The biggest and best offshore racing boats from around the world will be descending on the Solent for the start of the Rolex Fastnet Race, beginning from Cowes on Sunday, 11 August. At present the tally for the Royal Ocean Racing Club's flagship event, the world's largest offshore yacht race, stands at a record breaking 351. Of these, 47 are in the 'non-IRC classes' including the multihulls, Class 40s and IMOCA 60s, while the remaining 304 are gunning for the overall IRC prizes of the Fastnet Challenge Trophy and a Rolex chronometer.
Impressively, this year one third of the fleet, 119 boats are from overseas.
The boat having travelled furthest is Geoff Boettcher's Secret Men's Business 3.5, from Adelaide in South Australia. The 3.5 refers to how the boat's original hull was chopped away from the deck, and somehow replaced with an upgraded design four foot longer, now up to 51ft. This dramatic modification worked, for in 2010 she won the Rolex Sydney Hobart Yacht Race.
Boettcher admits this will be his first Rolex Fastnet Race, although several of his crew, including Will Best and Andy Mieklejohn are old hands. "I did the Etchell Worlds there in 1996 and I have been saving up ever since!" he quips of his return to the UK.
Secret Men's Business 3.5 rates well under IRC and is expected to be a strong contender for the overall IRC prize. Boettcher says she is more 'offshore orientated' than the TP52s she regularly races against. As to how the Fastnet Race stacks up against the Rolex Sydney-Hobart, he hedges: "I'm sure it won't be a walk in the park. I've heard mixed reactions... I gather it is 20 miles shorter."
Also gunning for Rolex Fastnet Race honours will be Bella Mente. American Hap Fauth's 72ft Mini Maxi is certain to be a thorn in Rán 2's side, as Niklas Zennström's team attempts to become the first to ever win the Rolex Fastnet Race three times in a row: Bella Mente is a newer generation Judel-Vrolijk design and beat Rán 2 to the Mini Maxi World title last year.
Fauth admits that this will be his first Rolex Fastnet Race. "It has been on my bucket list! It is an iconic race - one of the four majors. We have won the Bermuda race. We hold the record in Transpac. We haven't done Sydney Hobart, but it is a long way to go and quite frankly too expensive for one race. I must be getting cheap in my old age!"
On board Fauth sails with a fully pro crew including Volvo Ocean Race winner Mike Sanderson, navigator Ian Moore and America's Cup veterans John Cutler and Dee Smith. "We have spent about six years developing this crew and the chemistry is terrific and a great experience base line and they work very well together. You have to have professionals, because amateurs can't practice with you. I commit about 90 days a year and a large percentage of that is practice. We practice a week before every regatta."
As to their prospects, Fauth says: "I know Rán has won the Rolex Fastet Race twice before and has just put a new fin and bulb on to optimise her offshore performance. I have been sailing against Niklas [Zennström] for a long time and have a great relationship with him. We are extremely competitive on the water - the boats rate almost evenly and are equally quick, so it is about tactics and who puts the boat in the right place the fastest. We'll have a great race."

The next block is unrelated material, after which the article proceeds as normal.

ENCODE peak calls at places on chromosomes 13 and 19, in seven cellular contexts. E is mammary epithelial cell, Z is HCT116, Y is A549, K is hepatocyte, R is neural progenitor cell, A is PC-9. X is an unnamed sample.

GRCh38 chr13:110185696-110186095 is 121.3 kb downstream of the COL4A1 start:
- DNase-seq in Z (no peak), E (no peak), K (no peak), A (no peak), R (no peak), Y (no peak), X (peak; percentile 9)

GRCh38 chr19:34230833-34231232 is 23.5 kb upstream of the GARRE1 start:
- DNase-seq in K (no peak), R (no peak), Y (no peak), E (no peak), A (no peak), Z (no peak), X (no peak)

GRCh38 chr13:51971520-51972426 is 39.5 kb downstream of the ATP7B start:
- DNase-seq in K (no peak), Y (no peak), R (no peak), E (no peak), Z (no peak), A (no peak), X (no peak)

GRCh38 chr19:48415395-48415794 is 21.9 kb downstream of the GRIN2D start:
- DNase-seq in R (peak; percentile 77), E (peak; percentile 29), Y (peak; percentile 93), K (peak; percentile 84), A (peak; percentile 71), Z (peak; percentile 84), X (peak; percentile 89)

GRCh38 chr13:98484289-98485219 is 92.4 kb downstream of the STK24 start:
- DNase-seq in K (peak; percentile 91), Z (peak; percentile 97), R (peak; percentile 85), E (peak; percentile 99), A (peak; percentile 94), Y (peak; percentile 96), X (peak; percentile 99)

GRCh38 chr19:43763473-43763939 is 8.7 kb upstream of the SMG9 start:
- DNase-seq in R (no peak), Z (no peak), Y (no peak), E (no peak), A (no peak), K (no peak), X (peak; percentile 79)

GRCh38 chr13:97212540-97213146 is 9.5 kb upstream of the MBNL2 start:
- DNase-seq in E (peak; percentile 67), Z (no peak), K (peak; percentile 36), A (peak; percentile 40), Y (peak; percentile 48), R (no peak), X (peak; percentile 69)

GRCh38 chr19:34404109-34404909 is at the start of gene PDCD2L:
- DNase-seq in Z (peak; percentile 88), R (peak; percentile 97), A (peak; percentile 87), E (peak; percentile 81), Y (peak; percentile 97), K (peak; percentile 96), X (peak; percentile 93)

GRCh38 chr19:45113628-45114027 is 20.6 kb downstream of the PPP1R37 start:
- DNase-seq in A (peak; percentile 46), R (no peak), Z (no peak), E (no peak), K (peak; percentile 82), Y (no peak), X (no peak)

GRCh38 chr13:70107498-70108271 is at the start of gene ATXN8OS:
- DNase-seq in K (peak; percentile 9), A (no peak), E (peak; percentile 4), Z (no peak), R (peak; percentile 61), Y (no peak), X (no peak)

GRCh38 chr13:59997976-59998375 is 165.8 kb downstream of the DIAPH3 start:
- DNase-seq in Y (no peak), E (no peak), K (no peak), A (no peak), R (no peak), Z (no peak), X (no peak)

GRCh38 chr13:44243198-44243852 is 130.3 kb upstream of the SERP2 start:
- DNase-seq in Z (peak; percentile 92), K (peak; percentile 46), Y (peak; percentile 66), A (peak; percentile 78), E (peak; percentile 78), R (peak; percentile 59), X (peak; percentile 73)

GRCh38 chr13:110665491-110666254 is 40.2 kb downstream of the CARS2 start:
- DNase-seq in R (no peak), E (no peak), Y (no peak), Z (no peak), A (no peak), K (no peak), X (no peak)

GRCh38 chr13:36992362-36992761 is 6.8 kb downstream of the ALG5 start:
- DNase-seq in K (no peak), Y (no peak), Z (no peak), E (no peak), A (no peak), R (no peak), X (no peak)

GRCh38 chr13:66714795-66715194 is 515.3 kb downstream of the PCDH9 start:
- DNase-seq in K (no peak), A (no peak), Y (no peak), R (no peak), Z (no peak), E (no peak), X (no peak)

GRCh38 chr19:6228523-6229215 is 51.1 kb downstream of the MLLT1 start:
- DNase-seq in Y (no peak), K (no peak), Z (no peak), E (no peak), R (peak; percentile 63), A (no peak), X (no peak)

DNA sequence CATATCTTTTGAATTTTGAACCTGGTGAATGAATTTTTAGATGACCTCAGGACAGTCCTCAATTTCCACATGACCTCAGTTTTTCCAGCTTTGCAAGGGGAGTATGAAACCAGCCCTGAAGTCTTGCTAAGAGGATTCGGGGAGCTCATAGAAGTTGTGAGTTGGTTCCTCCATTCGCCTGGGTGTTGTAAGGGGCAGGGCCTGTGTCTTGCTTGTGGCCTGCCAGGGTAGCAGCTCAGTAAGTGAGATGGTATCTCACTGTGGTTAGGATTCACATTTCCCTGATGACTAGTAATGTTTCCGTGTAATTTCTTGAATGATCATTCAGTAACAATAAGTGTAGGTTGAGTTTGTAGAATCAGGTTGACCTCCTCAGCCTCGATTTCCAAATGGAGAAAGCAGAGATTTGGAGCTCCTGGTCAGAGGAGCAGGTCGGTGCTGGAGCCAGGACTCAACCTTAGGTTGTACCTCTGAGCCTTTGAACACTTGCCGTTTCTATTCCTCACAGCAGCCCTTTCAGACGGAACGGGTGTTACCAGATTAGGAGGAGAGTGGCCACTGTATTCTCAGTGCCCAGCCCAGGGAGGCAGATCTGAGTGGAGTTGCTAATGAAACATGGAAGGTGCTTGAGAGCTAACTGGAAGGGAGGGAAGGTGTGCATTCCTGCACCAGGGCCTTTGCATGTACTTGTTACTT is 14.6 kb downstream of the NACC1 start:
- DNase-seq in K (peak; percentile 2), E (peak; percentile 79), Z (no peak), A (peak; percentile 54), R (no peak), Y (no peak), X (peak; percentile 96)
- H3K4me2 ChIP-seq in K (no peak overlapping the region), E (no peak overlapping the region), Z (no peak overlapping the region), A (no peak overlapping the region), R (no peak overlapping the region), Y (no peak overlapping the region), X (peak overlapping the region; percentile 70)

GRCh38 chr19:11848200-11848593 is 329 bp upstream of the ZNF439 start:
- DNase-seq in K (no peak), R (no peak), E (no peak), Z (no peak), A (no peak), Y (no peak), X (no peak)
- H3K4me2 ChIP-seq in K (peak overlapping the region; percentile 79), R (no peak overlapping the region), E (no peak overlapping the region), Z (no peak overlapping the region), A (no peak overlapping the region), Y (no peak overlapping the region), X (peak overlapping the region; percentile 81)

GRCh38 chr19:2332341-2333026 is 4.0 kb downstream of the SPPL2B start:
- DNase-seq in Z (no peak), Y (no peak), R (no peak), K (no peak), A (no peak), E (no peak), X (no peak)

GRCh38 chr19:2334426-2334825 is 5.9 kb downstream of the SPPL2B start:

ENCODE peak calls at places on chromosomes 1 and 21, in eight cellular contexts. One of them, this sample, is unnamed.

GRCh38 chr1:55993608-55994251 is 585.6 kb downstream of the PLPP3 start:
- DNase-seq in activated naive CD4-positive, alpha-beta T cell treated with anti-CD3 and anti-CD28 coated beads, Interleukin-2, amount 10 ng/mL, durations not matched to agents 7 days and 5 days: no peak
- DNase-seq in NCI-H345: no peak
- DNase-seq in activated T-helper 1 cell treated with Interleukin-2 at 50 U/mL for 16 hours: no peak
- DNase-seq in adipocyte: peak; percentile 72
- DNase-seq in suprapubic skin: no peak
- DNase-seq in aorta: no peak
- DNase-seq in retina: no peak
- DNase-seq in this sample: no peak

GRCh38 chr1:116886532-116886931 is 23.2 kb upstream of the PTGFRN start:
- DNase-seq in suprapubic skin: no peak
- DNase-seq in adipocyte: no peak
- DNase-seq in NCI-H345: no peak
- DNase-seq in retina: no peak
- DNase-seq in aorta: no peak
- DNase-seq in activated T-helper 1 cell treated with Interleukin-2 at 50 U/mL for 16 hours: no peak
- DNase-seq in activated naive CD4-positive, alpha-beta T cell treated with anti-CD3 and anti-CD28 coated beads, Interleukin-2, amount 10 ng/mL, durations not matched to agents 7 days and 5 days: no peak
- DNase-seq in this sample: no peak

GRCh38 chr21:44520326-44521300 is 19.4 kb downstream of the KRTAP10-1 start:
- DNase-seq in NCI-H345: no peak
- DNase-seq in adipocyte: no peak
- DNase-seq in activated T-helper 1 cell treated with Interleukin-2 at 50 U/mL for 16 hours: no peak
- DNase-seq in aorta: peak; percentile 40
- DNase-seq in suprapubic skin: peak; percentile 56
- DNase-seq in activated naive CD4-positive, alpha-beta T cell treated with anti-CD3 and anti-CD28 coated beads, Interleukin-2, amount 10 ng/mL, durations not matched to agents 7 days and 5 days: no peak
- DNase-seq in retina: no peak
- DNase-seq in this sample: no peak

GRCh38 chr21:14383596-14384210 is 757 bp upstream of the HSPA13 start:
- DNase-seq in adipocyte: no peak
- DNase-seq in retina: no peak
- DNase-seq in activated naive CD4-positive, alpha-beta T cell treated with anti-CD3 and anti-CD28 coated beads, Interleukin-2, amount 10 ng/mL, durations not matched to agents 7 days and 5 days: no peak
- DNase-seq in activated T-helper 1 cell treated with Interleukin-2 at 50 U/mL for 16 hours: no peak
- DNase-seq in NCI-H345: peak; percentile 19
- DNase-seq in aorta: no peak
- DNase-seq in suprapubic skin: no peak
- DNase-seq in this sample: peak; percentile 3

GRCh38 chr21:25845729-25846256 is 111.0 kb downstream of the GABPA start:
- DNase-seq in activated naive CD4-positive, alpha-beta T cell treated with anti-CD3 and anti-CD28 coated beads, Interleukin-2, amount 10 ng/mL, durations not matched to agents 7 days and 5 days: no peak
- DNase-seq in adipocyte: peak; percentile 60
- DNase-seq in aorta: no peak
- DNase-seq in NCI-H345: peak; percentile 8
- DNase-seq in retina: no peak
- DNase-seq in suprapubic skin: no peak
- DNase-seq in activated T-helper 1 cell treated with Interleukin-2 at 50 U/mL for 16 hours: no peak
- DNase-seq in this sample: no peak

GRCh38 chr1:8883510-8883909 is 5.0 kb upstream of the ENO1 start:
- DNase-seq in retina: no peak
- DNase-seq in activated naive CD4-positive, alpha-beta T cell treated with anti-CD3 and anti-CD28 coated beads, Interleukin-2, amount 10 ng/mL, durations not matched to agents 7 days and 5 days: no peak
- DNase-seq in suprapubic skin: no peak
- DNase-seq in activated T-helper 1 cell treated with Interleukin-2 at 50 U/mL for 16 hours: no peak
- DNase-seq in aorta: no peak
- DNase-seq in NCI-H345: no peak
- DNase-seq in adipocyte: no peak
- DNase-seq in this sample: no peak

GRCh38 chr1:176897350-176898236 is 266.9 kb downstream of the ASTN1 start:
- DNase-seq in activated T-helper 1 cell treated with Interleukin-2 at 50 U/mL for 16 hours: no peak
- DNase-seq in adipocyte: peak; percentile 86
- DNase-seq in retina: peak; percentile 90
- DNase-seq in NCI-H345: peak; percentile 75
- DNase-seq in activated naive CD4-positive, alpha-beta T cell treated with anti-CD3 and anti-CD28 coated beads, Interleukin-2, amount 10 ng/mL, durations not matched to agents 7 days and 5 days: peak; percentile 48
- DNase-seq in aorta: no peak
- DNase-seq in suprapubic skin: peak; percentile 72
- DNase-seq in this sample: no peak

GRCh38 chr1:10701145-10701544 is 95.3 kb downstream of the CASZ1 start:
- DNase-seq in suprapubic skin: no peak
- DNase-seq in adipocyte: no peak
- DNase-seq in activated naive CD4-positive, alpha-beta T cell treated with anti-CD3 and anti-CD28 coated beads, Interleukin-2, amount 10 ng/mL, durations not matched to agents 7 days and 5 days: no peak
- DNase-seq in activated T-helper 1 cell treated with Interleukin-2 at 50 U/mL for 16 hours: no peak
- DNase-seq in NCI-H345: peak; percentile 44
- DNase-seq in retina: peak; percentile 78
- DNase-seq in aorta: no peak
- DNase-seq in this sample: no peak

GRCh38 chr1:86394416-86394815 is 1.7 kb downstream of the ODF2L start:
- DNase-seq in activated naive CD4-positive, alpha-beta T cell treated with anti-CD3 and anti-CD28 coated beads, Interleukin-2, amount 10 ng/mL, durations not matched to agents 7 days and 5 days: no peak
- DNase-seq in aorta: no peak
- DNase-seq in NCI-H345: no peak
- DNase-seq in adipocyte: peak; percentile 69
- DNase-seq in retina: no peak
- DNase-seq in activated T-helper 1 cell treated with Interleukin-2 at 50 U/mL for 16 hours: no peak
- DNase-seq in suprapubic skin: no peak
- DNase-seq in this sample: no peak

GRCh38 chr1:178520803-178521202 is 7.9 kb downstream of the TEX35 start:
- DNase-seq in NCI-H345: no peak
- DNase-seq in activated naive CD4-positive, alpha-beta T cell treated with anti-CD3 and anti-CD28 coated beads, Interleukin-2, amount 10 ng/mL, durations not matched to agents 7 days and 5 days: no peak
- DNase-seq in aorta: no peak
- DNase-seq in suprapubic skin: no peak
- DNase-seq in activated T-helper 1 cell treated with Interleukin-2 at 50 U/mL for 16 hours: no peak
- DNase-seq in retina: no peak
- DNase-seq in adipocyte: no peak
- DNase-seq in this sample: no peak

The Russians are out in force. While some are sailing on Monster Project, the former Team Russia VO70, the most substantial Russian presence will come from the three Gazprom-backed Swan 60s, two set to be sailed by Russian crews.
Vladimir Liubomirov, Commodore of the Yacht Club of Saint-Petersburg Russia and owner of one, is looking forward to the Rolex Fastnet Race: "This is the first time we will be racing in the Rolex Fastnet Race with the Swan 60 Bronenosec and we are excited to be taking part in such a renowned and popular race.
"The crew now have experience of sailing in these waters thanks to both the J.P. Morgan Asset Management Round the Island Race and the Gazprom Swan 60 World Championship where we took the winning title. We also have experience of offshore racing in tough conditions, so hopefully we are prepared for all weather types. We are all looking forward to competing in the largest offshore race in the world and meeting our competition."
Hoping to be back for a return visit to the Rolex Fastnet Race after competing in 2011 is the Lithuanian team on the Volvo Ocean 60, Ambersail. The boat is owned by a collective of around 50 people and has notched up huge mileage. "We calculated roughly that we have sailed 150-180,000 miles in five years," says the team's Simonas Steponavicius. This includes the Rolex Sydney Hobart, a transatlantic race, the RORC Caribbean 600, Rolex Middle Sea Race and the Sevenstar Round Britain and Ireland Race.
Sadly last week Ambersail, their 2001 vintage former ASSA ABLOY training boat, dismasted off her homeport of Klaipėda. According to Steponavicius they have located a replacement rig, but their chance of being on the start line is now in the hands of their insurers.
Steponavicius says he will be deeply disappointed, if Ambersail can't make it: "The Rolex Fastnet Race is one of my favourites. It is very challenging tactically and extremely interesting upwind along the coast with all the tidal gates, etc. I enjoy it very much. It is truly one of the classic races, absolutely on a par with the Sydney Hobart. I have been looking forward to doing this race since we finished the last one."
It is perhaps this widely shared sentiment that attracts such strong international entries back to compete in the world's largest offshore race again and again.